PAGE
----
Is the war in Afghanistan Justified?

Reply Sun 20 Mar, 2011 08:17 am
JTT wrote:
This is the "normal practice" that Nazis and Japanese were hung for.

Again, I'm going to reply to some posts where you rant against other posters, but I'm not going to address those rants.

My skipping over these rants is not in any way a sign that I agree with them.

Anyway, no. The Nazis and Japan were not defending themselves, as we are doing. They were the aggressors.

And the Nazis and Japan were committing genocide, as we are *not* doing.

JTT wrote:
attempting to justify yet another US illegal invasion of a sovereign nation.

Nope. Self defense is completely legal.

JTT wrote:
The Taliban, the very worst of the Taliban, were the US's guys

No they weren't.

JTT wrote:
and it was only when they told US business interests to go fly a kite that they became terrorists/bad guys and the US all of a sudden became interested in human rights; same as what is going on in the ME right now.

No. They always were bad guys.

It is true that the US does not always step up and defend human rights in other countries, but toppling dictators takes a war. It gets tiresome hearing people complain when we go to war to topple a dictator and then hearing the same people complain because there are dictators that we haven't toppled.

And the US suddenly became interested in these guys not because of business interests, but because they were massacring US citizens.

JTT wrote:
The US has never, even though they promised, time and again, provided any proof that Osama binLaden and Al Qaeda were responsible for 9/11. None, nada, nashi, sweet tweet, sweet **** all, nothing.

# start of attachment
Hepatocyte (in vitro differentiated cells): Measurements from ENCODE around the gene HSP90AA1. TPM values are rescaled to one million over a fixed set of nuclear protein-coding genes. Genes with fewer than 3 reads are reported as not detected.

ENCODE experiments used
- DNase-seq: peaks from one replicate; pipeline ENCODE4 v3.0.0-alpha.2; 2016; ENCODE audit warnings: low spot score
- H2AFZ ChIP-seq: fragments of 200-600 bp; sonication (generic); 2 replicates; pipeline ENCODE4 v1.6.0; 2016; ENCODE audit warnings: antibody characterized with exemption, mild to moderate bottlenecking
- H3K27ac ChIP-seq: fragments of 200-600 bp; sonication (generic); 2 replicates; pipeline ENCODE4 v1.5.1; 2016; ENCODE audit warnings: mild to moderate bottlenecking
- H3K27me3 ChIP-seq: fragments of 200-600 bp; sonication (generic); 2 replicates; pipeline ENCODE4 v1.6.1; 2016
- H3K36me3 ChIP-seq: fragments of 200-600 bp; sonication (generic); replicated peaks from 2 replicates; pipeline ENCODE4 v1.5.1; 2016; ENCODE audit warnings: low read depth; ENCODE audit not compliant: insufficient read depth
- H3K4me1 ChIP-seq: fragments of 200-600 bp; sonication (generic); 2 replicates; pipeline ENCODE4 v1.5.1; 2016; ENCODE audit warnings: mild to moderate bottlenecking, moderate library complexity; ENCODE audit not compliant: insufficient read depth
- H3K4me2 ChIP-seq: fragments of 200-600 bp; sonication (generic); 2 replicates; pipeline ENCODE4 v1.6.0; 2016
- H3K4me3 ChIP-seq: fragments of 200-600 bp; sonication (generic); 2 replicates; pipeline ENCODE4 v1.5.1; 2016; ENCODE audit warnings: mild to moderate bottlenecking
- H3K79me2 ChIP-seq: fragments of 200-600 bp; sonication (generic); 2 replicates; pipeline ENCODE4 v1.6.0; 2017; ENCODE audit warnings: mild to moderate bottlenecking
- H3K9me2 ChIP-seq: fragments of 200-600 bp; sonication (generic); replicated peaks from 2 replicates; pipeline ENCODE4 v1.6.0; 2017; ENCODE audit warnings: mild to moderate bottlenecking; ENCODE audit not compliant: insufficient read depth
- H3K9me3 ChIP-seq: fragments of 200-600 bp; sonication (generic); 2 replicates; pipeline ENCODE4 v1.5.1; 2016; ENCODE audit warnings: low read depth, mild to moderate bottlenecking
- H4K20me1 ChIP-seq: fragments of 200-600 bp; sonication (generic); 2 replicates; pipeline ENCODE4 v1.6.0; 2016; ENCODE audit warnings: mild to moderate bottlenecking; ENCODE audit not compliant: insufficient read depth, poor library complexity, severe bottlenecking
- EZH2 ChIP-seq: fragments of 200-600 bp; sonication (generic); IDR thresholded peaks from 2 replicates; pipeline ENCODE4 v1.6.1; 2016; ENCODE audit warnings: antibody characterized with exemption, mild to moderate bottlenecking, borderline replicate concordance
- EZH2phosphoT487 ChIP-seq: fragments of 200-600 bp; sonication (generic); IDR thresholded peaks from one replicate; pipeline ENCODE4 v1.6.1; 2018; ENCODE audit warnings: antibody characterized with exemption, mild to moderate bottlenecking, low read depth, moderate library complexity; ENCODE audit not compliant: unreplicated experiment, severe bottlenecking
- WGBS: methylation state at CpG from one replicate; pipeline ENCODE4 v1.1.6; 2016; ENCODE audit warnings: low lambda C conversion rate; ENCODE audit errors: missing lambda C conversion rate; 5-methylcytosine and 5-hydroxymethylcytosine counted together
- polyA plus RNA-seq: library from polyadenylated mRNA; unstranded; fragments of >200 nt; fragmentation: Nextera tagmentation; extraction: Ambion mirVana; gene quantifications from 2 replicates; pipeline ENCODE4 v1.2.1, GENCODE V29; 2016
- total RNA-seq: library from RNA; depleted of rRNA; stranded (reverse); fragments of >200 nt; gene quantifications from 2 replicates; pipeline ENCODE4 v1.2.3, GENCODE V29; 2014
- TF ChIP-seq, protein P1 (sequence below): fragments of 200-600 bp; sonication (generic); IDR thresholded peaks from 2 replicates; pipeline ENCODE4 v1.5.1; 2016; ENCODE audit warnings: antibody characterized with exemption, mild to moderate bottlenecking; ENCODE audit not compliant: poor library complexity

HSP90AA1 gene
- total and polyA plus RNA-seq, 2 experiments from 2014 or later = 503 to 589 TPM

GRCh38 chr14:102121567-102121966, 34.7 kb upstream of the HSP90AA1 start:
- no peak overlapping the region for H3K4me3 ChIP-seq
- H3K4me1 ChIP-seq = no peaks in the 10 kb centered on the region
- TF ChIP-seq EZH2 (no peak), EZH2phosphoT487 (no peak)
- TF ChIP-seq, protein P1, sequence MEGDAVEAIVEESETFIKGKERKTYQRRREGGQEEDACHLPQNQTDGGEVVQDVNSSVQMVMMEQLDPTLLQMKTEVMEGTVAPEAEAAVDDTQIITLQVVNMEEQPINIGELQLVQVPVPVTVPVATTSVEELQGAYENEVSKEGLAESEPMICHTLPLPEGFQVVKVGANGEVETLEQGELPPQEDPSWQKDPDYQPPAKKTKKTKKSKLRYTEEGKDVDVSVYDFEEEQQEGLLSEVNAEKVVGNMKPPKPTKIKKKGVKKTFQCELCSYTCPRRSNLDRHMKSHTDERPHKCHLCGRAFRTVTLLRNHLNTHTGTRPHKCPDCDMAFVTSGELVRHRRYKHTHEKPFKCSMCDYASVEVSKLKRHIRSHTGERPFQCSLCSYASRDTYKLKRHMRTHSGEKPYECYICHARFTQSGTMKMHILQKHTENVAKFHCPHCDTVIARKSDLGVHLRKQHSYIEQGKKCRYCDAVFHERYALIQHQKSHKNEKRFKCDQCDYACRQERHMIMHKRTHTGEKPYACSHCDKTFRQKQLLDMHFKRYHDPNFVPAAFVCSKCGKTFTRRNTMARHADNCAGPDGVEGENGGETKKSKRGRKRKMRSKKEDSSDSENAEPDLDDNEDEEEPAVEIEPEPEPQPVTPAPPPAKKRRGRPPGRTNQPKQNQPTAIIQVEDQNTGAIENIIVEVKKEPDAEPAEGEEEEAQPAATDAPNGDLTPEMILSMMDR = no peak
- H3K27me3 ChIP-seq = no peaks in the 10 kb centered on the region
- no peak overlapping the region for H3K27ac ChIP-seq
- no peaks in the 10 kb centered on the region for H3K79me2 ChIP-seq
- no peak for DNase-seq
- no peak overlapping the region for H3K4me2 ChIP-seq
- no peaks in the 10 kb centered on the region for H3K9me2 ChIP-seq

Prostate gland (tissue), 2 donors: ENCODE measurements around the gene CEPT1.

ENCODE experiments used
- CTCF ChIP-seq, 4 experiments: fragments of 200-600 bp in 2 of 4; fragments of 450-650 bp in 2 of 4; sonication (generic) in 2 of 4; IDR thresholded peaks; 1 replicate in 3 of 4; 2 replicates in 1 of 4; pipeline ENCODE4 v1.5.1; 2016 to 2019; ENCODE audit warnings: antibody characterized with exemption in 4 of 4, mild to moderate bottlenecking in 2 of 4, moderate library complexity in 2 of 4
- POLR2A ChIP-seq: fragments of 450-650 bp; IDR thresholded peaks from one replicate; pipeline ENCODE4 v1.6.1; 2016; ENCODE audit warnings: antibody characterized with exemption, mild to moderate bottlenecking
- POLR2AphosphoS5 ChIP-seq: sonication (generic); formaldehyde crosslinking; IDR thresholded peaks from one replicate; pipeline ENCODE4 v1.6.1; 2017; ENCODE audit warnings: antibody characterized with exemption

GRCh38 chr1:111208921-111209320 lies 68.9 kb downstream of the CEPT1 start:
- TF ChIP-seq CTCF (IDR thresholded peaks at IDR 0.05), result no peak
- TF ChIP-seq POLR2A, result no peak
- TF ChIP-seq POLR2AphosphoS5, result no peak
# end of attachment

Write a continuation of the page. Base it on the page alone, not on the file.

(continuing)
How come the UN and NATO both say that we showed them proof?
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Reply Sun 20 Mar, 2011 08:20 am
JTT wrote:
WWII USA tactics of strewing tons of incendiaries throughout densely populated cities and starting a firestorm were far more lethal than a drone firing a precision missile at a group of huts.

You missed an important group of letters, which I've added for you.

I missed those letters because I wasn't trying to spew lies about the US like you do.

Germany and the UK both used the same tactic of large-scale urban incendiary raid.

(And while I don't know of Japan conducting massive incendiary raids like the US, UK, and Germany did, Japan more than made up for it by conducting a genocide to rival the one that the Nazis were conducting.)

JTT wrote:
but that doesn't stop the US from targeting civilians.

You can't show one case of the US targeting civilians in the past hundred years.

Maybe an isolated war criminal acting against the orders of his superiors, but not anything that the US actually sanctioned.
Reply Sun 20 Mar, 2011 08:22 am
JTT wrote:
How come so few of you have the brains necessary to realize that you are causing these problems?

Actually, the belief that we are the cause of the unprovoked attacks against us, requires the absence of brains.
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Reply Sun 20 Mar, 2011 03:35 pm
You can't show one case of the US targeting civilians in the past hundred years.

You are big time delusional, Oralboy. You obviously are aware of the many cases before that hundred year period because the standard of attacking innocents was set early in American history and it has never ended.